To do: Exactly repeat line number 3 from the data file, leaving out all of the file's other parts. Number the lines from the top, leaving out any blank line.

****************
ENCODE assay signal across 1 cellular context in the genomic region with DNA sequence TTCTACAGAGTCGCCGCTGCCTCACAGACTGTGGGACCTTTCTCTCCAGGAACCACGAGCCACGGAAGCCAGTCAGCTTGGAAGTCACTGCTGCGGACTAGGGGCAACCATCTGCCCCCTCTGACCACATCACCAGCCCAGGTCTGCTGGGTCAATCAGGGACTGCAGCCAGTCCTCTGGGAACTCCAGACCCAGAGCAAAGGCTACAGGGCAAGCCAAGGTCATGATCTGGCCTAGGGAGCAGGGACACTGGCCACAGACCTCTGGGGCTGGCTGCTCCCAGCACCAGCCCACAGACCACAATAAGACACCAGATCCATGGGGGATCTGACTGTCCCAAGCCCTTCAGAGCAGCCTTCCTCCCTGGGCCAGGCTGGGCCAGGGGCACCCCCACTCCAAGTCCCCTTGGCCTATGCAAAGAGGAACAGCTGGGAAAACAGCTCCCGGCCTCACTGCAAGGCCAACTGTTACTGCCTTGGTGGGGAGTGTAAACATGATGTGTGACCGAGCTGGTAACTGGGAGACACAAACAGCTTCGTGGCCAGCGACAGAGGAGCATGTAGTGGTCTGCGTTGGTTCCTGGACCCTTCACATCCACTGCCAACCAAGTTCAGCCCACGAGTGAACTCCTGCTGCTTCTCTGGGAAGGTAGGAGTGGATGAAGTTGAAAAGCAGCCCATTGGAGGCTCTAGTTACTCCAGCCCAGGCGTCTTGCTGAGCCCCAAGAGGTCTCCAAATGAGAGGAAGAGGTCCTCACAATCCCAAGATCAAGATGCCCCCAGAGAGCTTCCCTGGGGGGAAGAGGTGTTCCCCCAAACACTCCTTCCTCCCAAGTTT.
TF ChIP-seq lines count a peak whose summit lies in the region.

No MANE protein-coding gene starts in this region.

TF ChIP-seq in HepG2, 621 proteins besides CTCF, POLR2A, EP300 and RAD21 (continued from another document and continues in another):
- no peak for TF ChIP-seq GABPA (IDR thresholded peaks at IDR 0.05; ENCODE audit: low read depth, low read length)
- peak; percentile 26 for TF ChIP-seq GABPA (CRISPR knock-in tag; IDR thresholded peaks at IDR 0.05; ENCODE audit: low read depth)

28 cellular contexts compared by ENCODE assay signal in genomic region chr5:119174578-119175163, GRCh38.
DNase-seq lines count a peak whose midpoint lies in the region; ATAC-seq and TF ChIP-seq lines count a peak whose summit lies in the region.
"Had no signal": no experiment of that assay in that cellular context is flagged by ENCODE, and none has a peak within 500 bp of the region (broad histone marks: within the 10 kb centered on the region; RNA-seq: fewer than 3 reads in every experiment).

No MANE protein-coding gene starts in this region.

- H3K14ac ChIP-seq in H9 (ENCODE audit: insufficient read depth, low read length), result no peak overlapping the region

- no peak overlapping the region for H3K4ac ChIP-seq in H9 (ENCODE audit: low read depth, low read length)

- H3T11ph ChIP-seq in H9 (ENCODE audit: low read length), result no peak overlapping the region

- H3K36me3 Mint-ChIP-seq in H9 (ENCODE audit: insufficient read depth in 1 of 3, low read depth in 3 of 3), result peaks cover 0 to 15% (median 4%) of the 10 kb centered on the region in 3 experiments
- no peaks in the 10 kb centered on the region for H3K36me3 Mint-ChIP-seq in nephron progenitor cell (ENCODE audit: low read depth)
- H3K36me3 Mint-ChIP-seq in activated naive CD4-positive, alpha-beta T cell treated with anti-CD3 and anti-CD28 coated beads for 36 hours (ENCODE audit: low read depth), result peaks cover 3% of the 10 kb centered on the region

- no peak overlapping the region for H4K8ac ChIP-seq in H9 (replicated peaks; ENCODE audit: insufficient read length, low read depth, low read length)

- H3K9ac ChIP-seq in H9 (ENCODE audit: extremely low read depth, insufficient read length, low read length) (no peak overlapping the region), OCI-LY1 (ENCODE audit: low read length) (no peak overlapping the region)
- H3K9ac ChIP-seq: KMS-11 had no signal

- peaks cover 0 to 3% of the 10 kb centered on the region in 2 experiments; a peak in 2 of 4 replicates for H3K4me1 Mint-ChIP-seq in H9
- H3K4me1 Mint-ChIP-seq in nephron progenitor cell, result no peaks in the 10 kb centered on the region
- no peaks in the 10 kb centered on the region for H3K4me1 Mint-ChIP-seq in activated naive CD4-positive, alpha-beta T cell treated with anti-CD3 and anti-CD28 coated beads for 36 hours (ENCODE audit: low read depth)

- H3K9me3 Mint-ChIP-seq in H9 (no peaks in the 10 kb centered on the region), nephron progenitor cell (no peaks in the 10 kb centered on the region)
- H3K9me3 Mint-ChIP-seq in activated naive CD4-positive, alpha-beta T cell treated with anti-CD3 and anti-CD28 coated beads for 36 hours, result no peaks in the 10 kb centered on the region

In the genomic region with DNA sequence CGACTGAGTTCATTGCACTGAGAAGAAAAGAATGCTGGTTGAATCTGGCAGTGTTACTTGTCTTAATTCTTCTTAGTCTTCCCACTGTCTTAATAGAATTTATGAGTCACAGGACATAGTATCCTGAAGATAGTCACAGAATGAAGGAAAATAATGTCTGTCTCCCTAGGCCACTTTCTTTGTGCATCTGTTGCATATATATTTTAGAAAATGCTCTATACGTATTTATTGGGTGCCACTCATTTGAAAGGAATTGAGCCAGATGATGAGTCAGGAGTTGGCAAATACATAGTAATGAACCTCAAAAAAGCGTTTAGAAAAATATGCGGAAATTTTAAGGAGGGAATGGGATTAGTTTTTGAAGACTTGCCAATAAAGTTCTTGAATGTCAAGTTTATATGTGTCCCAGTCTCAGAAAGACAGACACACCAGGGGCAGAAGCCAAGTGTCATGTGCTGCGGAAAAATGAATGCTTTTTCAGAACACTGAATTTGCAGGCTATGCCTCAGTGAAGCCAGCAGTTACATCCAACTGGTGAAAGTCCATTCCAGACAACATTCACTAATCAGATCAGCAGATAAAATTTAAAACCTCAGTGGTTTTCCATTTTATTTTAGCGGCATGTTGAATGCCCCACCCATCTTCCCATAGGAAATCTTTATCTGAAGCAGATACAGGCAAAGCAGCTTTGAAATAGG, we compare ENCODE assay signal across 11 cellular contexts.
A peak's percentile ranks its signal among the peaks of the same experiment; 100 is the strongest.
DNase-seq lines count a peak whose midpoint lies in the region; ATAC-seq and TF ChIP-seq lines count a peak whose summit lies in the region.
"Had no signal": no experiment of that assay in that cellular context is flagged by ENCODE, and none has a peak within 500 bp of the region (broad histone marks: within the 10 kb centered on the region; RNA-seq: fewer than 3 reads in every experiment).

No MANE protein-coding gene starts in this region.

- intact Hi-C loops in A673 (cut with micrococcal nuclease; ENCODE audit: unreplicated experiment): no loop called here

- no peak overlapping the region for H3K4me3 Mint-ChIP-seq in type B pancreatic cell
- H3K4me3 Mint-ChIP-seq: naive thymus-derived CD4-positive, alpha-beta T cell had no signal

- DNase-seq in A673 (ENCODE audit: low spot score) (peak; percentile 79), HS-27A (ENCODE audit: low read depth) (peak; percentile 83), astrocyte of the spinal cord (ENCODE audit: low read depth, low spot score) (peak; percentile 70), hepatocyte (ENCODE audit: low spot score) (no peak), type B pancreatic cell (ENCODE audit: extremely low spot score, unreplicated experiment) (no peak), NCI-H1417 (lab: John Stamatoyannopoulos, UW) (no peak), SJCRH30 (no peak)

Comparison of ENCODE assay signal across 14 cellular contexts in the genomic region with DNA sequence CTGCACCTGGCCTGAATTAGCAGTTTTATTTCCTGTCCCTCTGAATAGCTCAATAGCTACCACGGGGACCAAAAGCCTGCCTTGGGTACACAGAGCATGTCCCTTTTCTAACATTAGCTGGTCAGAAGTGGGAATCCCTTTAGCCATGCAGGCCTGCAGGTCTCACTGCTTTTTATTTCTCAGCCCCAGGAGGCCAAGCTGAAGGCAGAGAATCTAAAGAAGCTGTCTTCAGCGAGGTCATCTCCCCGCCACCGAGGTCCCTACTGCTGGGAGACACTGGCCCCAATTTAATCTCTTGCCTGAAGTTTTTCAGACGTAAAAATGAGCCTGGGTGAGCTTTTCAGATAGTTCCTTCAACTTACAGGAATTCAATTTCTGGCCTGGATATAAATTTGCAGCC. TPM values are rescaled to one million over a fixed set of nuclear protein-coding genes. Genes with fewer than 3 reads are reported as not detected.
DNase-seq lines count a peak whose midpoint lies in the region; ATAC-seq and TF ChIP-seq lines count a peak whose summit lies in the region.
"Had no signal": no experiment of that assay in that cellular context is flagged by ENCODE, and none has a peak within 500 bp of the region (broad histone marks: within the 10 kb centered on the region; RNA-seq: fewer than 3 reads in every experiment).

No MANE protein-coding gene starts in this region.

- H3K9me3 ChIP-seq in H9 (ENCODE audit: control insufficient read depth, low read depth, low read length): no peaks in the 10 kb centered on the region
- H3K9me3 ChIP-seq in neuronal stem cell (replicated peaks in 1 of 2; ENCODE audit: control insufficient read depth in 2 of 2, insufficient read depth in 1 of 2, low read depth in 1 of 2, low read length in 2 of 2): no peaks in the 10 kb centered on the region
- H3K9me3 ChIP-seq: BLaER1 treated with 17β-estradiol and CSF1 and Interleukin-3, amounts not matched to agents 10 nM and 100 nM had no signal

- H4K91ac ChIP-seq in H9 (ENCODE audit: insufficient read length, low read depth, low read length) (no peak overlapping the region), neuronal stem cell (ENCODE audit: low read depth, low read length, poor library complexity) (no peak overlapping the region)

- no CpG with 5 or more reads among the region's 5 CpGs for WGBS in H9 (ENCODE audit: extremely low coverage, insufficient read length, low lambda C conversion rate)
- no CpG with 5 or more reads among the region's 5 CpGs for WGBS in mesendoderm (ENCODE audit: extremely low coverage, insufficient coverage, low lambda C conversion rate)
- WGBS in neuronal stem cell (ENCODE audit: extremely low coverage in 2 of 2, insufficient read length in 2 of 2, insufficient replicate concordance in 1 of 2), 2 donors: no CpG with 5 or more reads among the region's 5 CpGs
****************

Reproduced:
No MANE protein-coding gene starts in this region.